Thursday, January 5, 2012

Service sector steady as she goes

The December ISM service sector survey was lackluster, in that it showed no unexpected strength. But neither did it show any unexpected weakness. On balance, it was consistent with an economy that is growing at a modest-to-moderate pace, and that is something that we already knew. If there is optimism to be found here, it is that to date there is no sign of the much-anticipated double-dip recession that many, most notably the folks at ECRI, have been calling for.

The prices paid survey continues to show that a majority of businesses are paying higher prices. Inflation is alive and well—albeit still relatively muted—and deflation remains a distant memory.

The employment index shows no meaningful improvement in hiring activity, and that is about what you would expect from an economy that is growing at a 3% rate.

The good news from this survey is that there was no bad news. That may not sound very impressive, but I think it is, since I believe that the market continues to be priced for disappointing news. When the market expects deterioration, the simple absence of deterioration becomes bullish.


Pragmatic Investor said...

So no year end predictions/review this time because you got most things wrong last year? Don't have the courage and honesty to admit that you were wrong? Ironically, 6 months ago you couldn't resist to do a mid-year review and now the year is over and you are radio silent. If you have the guts to make predictions, then you need to have the skin to admit it when you are wrong.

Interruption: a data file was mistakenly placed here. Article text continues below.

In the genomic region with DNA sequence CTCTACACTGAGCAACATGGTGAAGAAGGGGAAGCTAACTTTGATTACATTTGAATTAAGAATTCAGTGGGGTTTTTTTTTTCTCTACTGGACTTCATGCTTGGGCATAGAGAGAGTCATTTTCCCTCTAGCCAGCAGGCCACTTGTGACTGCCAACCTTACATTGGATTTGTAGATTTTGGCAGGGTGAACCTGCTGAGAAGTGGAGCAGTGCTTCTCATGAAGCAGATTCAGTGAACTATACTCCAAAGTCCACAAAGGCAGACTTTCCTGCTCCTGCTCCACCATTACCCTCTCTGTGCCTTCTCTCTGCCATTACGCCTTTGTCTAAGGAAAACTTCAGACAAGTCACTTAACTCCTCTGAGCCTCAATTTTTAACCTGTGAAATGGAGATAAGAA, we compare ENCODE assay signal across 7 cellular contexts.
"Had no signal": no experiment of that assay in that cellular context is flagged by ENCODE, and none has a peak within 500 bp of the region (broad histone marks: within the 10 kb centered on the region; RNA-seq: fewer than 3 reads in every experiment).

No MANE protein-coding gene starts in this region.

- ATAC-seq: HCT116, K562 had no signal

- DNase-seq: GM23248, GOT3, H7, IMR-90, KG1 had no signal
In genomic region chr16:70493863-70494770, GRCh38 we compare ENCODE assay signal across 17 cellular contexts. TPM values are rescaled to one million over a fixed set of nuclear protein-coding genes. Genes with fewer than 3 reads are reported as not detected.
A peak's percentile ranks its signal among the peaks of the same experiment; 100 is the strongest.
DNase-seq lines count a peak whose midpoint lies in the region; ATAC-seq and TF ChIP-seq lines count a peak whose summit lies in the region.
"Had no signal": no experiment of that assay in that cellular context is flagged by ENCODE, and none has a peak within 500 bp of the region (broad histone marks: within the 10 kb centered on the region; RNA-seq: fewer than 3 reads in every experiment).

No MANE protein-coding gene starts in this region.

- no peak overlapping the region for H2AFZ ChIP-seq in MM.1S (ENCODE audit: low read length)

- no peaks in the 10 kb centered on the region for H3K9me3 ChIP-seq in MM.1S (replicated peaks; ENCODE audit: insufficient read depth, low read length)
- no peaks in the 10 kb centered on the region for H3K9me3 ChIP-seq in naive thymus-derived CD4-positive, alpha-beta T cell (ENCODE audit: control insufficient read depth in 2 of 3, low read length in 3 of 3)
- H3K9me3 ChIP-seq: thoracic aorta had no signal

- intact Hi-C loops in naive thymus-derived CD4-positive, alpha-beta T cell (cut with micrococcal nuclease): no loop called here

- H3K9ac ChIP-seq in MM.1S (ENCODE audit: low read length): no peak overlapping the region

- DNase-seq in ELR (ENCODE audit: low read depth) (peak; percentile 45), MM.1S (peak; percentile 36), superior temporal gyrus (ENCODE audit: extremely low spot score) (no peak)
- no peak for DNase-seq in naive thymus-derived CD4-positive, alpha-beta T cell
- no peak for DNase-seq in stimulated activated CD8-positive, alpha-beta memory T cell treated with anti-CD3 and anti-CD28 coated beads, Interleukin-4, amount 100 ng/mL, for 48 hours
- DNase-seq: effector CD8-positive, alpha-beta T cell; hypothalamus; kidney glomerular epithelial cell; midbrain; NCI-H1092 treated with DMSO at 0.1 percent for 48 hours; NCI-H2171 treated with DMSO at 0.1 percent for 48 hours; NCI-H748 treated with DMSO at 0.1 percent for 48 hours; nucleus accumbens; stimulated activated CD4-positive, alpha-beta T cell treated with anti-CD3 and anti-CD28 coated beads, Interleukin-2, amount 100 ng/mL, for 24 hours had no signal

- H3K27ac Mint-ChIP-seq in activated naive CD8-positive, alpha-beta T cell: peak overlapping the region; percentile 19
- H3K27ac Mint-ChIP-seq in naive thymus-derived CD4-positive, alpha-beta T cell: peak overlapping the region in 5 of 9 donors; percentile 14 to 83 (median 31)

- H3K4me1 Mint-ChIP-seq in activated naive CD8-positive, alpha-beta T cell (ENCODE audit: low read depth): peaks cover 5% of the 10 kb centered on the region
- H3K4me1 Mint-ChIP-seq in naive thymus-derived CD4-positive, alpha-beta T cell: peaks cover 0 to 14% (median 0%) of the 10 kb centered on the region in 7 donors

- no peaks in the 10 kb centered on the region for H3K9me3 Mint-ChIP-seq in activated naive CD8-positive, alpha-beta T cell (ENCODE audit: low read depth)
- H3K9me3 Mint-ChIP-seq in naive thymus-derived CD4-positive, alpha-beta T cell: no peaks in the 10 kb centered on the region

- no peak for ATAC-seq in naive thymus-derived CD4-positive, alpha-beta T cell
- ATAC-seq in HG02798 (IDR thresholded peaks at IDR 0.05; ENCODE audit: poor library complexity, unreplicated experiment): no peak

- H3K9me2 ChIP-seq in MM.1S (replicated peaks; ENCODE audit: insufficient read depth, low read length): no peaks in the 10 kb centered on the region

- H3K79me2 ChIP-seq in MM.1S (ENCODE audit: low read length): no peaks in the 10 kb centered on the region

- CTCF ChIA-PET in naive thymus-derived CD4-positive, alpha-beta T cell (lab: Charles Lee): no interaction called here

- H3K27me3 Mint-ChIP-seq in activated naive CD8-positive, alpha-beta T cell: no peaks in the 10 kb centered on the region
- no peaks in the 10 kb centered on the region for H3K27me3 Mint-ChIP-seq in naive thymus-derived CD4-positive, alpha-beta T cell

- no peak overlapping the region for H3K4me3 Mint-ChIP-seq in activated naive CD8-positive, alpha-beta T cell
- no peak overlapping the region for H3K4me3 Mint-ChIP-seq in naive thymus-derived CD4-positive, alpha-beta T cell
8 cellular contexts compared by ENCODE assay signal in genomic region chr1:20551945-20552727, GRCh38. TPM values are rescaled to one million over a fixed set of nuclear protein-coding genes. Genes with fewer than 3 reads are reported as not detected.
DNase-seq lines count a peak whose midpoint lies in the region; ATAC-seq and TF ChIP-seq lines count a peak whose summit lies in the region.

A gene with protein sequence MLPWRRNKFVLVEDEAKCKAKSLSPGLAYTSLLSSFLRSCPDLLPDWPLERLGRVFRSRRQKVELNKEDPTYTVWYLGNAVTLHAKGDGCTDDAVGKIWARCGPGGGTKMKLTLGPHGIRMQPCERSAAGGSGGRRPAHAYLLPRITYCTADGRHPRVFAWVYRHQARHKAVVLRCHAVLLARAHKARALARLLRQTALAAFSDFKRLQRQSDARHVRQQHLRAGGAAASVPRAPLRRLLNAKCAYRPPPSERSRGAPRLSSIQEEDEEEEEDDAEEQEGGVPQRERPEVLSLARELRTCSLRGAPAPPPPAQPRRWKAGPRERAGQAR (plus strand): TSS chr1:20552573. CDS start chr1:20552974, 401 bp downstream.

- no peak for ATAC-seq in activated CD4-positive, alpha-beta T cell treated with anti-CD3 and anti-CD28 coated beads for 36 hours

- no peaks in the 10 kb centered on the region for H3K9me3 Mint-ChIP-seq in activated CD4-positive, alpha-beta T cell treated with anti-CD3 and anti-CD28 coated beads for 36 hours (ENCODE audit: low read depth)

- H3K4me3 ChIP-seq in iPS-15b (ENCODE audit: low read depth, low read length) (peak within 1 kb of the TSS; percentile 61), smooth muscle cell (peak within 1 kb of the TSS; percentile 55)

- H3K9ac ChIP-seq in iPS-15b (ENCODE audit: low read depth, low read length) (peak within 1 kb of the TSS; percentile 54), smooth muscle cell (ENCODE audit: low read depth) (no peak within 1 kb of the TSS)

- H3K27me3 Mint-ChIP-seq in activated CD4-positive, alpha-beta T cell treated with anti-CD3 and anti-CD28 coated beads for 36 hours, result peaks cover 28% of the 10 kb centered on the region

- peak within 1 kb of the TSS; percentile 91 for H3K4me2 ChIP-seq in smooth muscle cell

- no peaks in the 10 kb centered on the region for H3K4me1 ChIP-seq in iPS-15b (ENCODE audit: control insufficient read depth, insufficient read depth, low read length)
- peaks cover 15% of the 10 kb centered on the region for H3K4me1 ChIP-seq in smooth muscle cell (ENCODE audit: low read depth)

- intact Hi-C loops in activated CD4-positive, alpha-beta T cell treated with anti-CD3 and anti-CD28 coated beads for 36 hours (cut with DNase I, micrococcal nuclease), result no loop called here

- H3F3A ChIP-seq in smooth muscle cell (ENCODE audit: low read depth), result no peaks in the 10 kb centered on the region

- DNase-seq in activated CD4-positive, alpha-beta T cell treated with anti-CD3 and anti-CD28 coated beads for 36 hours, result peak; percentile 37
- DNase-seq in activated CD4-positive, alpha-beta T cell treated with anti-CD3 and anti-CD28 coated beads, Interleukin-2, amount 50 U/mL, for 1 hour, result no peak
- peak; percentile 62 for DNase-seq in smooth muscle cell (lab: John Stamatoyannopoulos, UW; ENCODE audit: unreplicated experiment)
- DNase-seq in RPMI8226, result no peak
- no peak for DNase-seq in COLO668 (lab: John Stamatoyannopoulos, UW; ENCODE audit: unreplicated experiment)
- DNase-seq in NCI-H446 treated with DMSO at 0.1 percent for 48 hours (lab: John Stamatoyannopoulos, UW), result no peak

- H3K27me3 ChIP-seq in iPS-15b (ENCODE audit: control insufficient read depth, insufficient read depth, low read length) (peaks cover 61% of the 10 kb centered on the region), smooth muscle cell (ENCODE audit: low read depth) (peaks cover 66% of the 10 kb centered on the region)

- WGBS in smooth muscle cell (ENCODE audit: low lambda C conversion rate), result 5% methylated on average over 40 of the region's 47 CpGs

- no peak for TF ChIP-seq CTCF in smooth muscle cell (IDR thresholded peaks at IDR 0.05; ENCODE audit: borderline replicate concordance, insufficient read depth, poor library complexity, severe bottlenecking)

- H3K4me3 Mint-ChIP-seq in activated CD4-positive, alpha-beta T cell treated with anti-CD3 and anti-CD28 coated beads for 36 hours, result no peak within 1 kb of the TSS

Bill said...

I'd be interested in your take on an economist named Harry Dent who believes stocks will drop between 50-70% over the next few months because retiring baby boomers will stop spending. Although this sounds rather drastic, I wonder what your views are on the current and near term effect of demographics on stock prices.

Benjamin Cole said...

Fed to US economy: Drop dead. We are fighting inflation instead.

Scott Grannis said...

Re demographics: there is no way US demographics change fast enough to push stocks down 50% in a short period of time. Also, I am pretty sure that baby boomers won't be retiring as soon as they had expected, given the damage suffered by housing prices and their investment portfolios. Indeed, I think boomers will remain in the labor force for much longer than most demographers have been projecting.

Scott Grannis said...

Pragmatic: a year end review and forecast is overdue. I've been a little short on time the past week or so, but hope to get to it soon.

Benjamin Cole said...

Yeah, most boomers will "retire" with their boots on, save they be federal or public employees (federal uniformed employees can retire after 20 years of service).


Check out something called the "divisia" money supply. The Fed is passively tightening the money supply---extending our recession.

A guy named Woolsey at "Monetary Freedom" has a good post on it.